Largely ignored throughout most of our history, the Ninth Amendment has emerged in the past twenty years as a possible source for the protection of individual rights not specifically enumerated in the Constitution's text. Although no Supreme Court decision has yet been based squarely on an interpretation of the Ninth Amendment, it has been mentioned in several leading cases in which the Court enlarged the scope of individual rights. Lawyers, scholars, and judges are understandably intrigued by a provision that, on the basis of language, seems ideally suited to provide a constitutional home for newly found rights: "The enumeration of certain rights in the Constitution shall not be construed to deny or disparage others retained by the people."
The historical origins of the Ninth Amendment lay in JAMES MADISON'S concern that the inclusion of specified rights in the BILL OF RIGHTS might leave other rights unprotected. He recognized, moreover, that the inherent limitations of language could thwart the intent of the authors of the Bill of Rights to provide a permanent charter of personal freedom. These concerns, which led Madison originally to question the wisdom of a Bill of Rights, caused him to propose, in the First Congress, a resolution incorporating the present language of the Ninth Amendment. It was adopted with little debate.
It is not surprising that the Ninth Amendment lay dormant throughout most of our history. The holding in BARRON V. BALTIMORE (1833) that the Fifth Amendment was not applicable to the states limited the scope of the Ninth Amendment also: all provisions of the Bill of Rights restricted the United States only. Moreover, the federal government, being one of limited powers, did not move into those areas of activity that would trigger claims of infringement of rights not specified in the Constitution. Challenges to federal actions were more likely to take the form that the President or Congress lacked power under the Constitution rather than that the actions abridged an individual right. Even the specific guarantees of the Bill of Rights spawned only a trickle of litigation until well into the twentieth century.
The states, of course, had broad POLICE POWERS to legislate in the areas of welfare, health, education, morality, and business. Until the latter part of the nineteenth century, however, the Supreme Court's review of state legislation served primarily to assure that states did not unduly burden or tax interstate businesses. Court decisions in these areas were not based on individual rights but rather on a judicially created doctrine that Congress's power to regulate INTERSTATE COMMERCE carried with it a prohibition against state laws that were viewed by the Court as unreasonably burdensome or discriminatory as applied to interstate businesses. The post-Civil War Amendments provided the textual basis for challenges to state law as violating individual rights.
The Supreme Court, however, moved quickly to limit the scope of the THIRTEENTH AMENDMENT and FOURTEENTH AMENDMENT. In the famous SLAUGHTERHOUSE CASES (1873) the Court virtually eliminated the PRIVILEGES AND IMMUNITIES clause of the Fourteenth Amendment as a protection for individual rights by limiting the clause to such rights as interstate travel, petitioning the federal government for redress of grievances, protection while abroad, or the privilege of HABEAS CORPUS. The EQUAL PROTECTION and DUE PROCESS clauses were also narrowly interpreted so as to preclude broad challenges to state regulatory statutes, as was the Thirteenth Amendment in Slaughterhouse and the CIVIL RIGHTS CASES (1883).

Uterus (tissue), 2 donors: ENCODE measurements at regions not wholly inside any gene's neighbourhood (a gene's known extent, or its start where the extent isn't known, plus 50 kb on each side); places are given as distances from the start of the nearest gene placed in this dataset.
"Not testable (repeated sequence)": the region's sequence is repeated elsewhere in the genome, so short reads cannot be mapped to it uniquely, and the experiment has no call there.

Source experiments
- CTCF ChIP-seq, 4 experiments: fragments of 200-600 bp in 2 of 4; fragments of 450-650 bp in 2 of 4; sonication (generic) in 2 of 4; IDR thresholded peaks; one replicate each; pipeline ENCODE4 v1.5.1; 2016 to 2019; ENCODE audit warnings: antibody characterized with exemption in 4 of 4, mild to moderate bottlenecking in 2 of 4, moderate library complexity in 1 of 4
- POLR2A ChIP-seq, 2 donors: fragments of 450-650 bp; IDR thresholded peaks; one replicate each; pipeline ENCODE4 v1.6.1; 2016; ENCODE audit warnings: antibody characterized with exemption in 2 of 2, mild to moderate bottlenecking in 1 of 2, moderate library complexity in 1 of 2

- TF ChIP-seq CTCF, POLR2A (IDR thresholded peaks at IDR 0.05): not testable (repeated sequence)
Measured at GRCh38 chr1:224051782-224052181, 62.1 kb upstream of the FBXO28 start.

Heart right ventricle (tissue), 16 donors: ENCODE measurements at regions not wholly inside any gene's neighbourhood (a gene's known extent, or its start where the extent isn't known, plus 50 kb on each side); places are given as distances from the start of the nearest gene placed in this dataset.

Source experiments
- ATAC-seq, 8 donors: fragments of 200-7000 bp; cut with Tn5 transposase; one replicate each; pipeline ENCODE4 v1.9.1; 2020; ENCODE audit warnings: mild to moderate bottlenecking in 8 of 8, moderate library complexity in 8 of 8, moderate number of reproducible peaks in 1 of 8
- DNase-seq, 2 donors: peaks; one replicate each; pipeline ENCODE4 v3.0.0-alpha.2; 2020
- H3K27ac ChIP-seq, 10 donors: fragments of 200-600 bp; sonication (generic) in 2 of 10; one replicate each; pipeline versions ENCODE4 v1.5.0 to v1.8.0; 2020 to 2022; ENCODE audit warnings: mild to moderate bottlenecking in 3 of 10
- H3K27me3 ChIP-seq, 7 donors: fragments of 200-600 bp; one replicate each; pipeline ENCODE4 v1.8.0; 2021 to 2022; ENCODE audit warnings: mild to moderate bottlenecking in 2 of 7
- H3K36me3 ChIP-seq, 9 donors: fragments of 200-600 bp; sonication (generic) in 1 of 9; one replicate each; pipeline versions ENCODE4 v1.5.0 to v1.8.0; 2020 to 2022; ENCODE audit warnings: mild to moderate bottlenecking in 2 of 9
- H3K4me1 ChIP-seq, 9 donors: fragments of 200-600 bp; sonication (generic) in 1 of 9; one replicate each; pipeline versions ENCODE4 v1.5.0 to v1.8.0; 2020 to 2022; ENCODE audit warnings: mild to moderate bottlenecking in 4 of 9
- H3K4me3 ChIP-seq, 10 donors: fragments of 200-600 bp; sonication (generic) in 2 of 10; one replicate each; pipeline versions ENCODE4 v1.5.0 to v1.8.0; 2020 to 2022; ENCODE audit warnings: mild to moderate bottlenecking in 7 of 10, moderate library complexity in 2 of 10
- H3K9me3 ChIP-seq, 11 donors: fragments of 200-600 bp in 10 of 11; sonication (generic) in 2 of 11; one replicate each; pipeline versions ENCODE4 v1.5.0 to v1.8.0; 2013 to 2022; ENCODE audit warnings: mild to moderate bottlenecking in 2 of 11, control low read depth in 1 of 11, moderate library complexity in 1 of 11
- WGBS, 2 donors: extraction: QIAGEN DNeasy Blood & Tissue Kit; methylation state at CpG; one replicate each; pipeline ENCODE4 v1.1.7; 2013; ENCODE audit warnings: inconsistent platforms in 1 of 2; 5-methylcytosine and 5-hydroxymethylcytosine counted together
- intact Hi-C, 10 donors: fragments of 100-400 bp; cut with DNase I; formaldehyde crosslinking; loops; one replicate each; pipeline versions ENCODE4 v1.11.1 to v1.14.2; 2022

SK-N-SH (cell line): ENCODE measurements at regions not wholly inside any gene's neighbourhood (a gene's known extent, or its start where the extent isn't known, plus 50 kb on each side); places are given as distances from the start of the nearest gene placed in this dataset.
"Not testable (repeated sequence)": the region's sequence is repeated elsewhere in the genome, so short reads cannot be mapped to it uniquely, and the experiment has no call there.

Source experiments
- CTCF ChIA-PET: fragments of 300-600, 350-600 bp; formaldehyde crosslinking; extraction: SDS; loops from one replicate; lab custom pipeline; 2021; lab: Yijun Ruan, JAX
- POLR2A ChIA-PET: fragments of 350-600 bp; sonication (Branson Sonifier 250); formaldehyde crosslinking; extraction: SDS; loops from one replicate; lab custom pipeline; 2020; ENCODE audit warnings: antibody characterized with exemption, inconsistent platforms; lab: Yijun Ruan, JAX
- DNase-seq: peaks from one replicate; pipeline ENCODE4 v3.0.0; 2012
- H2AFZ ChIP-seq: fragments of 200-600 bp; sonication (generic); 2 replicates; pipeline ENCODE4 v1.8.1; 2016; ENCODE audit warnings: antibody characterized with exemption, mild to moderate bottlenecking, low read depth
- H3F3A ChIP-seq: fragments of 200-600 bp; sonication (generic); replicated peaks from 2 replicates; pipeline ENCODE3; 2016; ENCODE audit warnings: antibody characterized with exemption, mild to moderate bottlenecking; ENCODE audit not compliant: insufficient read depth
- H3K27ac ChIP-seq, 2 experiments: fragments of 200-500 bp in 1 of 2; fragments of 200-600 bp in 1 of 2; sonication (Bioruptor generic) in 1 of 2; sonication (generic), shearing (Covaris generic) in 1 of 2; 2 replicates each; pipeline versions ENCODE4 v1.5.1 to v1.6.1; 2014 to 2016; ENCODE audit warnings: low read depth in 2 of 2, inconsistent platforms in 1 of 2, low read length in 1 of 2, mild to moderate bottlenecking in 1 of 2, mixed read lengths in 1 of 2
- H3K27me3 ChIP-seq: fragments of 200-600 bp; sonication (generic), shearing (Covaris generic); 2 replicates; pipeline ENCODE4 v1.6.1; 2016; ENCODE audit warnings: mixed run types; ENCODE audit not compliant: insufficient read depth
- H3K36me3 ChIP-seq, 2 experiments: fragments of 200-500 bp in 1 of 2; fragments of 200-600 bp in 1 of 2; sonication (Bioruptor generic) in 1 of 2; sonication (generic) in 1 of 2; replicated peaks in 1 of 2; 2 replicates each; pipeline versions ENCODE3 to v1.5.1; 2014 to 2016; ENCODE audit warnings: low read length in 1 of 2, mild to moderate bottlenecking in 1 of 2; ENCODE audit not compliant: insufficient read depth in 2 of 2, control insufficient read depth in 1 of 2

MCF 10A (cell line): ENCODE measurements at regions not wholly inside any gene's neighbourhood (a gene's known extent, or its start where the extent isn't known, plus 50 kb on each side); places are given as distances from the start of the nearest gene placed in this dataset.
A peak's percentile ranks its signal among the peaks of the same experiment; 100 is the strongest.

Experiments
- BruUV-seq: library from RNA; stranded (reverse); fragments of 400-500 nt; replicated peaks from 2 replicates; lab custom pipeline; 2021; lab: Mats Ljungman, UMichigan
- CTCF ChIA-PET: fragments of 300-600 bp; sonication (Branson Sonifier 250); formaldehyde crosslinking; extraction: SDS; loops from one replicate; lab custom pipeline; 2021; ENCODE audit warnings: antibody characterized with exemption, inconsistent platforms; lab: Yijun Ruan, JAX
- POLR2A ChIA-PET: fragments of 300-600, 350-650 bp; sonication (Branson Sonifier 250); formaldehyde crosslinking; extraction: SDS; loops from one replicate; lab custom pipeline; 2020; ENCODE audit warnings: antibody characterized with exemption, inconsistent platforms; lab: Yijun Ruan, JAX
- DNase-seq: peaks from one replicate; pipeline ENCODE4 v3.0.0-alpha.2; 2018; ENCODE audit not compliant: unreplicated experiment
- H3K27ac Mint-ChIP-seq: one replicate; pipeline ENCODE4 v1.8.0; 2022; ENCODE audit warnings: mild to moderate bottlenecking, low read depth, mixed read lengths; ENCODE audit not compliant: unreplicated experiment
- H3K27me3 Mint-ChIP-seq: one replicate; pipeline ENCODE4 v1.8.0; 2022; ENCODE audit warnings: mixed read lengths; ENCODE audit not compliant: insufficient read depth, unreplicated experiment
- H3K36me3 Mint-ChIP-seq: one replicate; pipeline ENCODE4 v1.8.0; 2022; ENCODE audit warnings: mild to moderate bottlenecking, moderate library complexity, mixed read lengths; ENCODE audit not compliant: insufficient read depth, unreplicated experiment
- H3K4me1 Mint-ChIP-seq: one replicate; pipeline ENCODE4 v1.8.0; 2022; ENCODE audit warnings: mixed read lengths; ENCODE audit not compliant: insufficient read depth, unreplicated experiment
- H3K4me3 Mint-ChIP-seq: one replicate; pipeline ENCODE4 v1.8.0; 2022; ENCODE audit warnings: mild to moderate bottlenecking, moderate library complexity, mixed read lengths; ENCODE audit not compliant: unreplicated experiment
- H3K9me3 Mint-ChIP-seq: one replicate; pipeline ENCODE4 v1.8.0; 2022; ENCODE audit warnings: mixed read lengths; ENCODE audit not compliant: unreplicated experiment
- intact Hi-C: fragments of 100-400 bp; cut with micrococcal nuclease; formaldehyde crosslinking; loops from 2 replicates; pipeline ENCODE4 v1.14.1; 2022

Despite the Slaughterhouse Cases, those seeking constitutional support for the protection of property rights against ECONOMIC REGULATION looked elsewhere in the Fourteenth Amendment, and ultimately found a home in the due process clause. Toward the end of the nineteenth century the Court expanded the meaning of "liberty" and "property" to include the right to enter into business relationships. Hundreds of state laws were invalidated under this expanded concept of SUBSTANTIVE DUE PROCESS. This view of the Fourteenth Amendment, together with narrow interpretations of Congress's power under the COMMERCE CLAUSE and the TAXING AND SPENDING POWER, led to the NEW DEAL constitutional crisis of the 1930s. In the spring of 1937 a narrow Court majority shifted ground, broadening Congress's enumerated powers and limiting the due process clause to its present scope, namely, that state regulatory laws should bear a reasonable relationship to a valid legislative purpose. Throughout this long constitutional
journey the Ninth Amendment was an unused instrument, because those who challenged state laws relied primarily on the Fourteenth Amendment's due process clause whose scope had been so broadened that there was no need to develop a theory of unenumerated rights.
As the Court in the 1930s and 1940s finally rejected the claim that the Constitution contained rights that protected business against government regulation, the enumerated rights in the Bill of Rights were gradually being incorporated into the meaning of the words "liberty" and "property" of the Fourteenth Amendment's due process clause. By the end of the 1960s, substantive rights guaranteed by the FIRST AMENDMENT, and most of the...